After working through dinner and quite late into the night, I realized that I should have eaten many hours earlier. When I put myself in that situation, my food judgement tends to revert to that of a six-year-old.
So as soon as I walked into the house, I threw my bag into a chair and cracked open the freezer and fridge simultaneously, for maximum food visibility. And lo, there were crunch-covered ice cream bars, a rare (maybe first ever) sight in our home.
I pulled one out, anticipating a garden of creamy delight, and went to work. It struck me–even in my famished state–that this was not good. Sugary ice-milk with a waxy cocoa shell: pretty typical store-brand fare.
But though I could have walked away after one bite without remorse, I was bound and determined to treat myself, so I continued eating. My mind wandered, possibly from the boredom of this so-so snack, and I started reading the wrapper. Hey, it’s something to do.
On the back, written in an airy font, I found one last hope for this snack to get interesting. I imagined it would say “Midnight is a great time for an ice cream bar–just unwrap quietly,” or some other whimsical musing about the nature of indulgence. I looked closer.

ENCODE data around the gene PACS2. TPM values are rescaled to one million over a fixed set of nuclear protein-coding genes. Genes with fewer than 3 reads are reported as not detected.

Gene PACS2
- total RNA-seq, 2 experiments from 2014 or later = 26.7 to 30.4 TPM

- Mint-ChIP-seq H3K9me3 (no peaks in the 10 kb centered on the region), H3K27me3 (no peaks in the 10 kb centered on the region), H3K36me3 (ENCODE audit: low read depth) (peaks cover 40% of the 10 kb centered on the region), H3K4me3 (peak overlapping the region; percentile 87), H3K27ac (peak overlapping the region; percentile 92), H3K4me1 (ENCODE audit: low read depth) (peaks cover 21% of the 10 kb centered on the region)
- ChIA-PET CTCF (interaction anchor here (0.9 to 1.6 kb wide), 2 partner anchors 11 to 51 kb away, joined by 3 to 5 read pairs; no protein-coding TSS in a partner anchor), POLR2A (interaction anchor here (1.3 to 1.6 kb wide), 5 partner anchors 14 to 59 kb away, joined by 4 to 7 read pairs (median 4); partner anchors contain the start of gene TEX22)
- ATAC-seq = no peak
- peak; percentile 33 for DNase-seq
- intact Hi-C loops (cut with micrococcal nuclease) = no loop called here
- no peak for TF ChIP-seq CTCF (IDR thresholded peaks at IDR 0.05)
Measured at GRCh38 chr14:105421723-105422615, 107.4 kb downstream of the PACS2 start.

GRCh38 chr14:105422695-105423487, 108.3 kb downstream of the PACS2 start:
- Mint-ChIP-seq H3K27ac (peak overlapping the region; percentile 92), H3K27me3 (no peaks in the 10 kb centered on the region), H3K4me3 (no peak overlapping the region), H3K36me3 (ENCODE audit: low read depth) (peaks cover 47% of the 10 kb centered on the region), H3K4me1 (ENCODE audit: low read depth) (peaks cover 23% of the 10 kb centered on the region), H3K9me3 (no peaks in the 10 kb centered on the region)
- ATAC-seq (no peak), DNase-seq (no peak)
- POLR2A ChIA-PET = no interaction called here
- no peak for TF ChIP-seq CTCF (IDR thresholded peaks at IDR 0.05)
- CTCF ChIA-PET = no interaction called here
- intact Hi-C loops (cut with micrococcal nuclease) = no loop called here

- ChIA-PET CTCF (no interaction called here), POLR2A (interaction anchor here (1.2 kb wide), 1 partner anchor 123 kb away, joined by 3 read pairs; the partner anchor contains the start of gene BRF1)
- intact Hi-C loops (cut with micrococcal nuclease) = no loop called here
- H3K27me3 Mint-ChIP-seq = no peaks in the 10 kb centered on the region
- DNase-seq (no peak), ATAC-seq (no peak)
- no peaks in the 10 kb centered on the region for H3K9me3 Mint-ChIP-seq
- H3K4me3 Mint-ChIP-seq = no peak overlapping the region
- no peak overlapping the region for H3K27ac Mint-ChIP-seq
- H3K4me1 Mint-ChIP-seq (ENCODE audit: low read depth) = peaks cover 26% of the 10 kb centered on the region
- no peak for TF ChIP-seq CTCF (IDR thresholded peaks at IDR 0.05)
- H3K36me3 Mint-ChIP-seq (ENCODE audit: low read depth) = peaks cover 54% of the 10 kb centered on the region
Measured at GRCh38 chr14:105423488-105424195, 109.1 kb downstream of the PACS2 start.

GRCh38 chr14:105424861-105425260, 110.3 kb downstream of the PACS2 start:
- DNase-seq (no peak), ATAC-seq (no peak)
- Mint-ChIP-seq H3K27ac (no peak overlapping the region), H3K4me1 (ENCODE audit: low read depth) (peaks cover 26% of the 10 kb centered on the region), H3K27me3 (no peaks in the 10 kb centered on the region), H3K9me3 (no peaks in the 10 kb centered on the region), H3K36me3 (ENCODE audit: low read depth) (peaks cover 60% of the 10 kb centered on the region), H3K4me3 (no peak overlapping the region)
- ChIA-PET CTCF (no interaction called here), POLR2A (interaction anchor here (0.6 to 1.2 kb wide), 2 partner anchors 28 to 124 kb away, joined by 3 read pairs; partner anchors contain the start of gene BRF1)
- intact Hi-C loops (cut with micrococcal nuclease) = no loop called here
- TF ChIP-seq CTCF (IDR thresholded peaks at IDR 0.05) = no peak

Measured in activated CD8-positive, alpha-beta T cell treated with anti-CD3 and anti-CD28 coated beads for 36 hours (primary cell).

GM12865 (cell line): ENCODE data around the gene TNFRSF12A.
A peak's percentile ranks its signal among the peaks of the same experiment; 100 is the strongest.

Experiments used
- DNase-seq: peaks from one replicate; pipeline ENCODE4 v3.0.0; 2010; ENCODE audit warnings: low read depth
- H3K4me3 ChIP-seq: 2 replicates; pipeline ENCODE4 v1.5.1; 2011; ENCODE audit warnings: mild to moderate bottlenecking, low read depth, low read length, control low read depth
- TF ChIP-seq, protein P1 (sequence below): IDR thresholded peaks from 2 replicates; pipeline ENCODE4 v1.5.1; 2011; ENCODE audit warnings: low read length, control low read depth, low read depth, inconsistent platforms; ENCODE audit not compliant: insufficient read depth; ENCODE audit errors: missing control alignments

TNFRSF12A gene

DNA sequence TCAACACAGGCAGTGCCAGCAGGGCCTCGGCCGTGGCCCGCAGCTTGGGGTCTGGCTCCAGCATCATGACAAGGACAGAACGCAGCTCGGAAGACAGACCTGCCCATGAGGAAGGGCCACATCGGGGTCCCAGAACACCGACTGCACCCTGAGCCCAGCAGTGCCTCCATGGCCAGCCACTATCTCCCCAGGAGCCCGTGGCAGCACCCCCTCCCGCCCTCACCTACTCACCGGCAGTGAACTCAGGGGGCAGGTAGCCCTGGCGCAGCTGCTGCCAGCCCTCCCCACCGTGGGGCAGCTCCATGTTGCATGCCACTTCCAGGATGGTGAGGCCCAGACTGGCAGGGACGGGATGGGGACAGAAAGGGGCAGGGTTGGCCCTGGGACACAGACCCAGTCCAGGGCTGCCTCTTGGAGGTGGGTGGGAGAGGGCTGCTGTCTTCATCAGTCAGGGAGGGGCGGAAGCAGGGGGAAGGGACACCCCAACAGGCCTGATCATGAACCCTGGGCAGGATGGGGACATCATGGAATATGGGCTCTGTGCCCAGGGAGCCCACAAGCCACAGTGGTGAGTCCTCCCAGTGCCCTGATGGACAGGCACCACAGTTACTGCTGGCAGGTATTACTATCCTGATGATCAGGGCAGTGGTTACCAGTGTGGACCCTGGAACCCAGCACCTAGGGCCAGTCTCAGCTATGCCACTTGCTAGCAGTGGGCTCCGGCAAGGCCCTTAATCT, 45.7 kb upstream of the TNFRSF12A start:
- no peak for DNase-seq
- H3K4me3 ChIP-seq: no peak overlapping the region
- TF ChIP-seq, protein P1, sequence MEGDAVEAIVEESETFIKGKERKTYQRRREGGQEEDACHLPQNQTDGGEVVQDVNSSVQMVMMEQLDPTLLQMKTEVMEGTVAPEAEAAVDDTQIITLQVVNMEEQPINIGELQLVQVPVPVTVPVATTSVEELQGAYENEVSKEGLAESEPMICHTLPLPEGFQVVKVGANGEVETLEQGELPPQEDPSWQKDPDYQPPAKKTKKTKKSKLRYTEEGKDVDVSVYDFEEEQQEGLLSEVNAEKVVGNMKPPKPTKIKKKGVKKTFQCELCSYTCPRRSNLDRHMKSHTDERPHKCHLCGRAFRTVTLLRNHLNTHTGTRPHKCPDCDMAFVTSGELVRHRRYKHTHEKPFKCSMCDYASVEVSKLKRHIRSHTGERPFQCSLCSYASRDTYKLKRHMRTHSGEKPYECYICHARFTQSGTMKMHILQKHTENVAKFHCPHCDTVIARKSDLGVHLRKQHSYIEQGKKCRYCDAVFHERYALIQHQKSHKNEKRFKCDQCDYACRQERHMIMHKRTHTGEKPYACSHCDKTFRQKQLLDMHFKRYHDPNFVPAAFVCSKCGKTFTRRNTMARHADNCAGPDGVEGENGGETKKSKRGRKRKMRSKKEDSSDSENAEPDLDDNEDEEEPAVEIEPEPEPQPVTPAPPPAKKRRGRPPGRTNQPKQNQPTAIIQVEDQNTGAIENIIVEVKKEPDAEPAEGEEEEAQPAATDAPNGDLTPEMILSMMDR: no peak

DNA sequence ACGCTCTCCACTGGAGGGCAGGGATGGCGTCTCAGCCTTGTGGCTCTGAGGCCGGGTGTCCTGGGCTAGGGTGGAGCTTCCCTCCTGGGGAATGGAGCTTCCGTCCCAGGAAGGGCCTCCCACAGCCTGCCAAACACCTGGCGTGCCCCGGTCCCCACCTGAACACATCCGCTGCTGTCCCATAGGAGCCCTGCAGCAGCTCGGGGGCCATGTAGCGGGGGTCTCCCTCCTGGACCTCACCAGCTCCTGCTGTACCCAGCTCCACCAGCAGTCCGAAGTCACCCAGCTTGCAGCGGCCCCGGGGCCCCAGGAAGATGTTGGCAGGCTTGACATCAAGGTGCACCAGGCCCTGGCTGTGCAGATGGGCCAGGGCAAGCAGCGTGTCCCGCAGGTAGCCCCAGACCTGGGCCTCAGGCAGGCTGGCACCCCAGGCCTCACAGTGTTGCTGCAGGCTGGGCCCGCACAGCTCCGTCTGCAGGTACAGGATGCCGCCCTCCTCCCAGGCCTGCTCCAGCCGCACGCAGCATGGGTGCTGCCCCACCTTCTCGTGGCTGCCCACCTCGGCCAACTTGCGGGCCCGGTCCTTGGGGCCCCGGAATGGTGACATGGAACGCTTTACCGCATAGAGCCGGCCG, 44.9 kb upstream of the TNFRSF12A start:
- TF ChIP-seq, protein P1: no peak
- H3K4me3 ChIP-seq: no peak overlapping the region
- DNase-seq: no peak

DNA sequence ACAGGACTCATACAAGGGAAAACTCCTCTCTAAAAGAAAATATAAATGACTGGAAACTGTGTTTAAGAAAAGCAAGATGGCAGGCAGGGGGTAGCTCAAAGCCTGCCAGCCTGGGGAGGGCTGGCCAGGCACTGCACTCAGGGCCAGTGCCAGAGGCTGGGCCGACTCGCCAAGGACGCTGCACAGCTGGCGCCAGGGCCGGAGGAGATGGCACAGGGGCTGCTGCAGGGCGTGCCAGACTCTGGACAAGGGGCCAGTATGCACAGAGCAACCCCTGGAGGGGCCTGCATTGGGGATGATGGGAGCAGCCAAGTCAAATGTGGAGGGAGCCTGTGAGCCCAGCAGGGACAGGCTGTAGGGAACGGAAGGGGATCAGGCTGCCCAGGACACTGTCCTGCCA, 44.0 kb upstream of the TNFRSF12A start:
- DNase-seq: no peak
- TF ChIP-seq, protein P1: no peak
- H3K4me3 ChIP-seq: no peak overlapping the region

“Units not labeled for individual sale.”
I longed for a popsicle stick with a knock-knock joke, anything to enhance my enjoyment of this ice cream bar.
Is a revelatory, escapist fantasy too much to ask for from a store-brand bulk food item? OK, maybe. But with a few carefully-placed words, I would have had a different story to tell, about how a 67-cent, wax-covered ice-milk bar was my day’s most hedonistic, decadent moment.
Don’t forget to be whimsical! It only takes a small amount of effort to look for places you can add brushstrokes that will turn your customer’s experience from generic to memorable.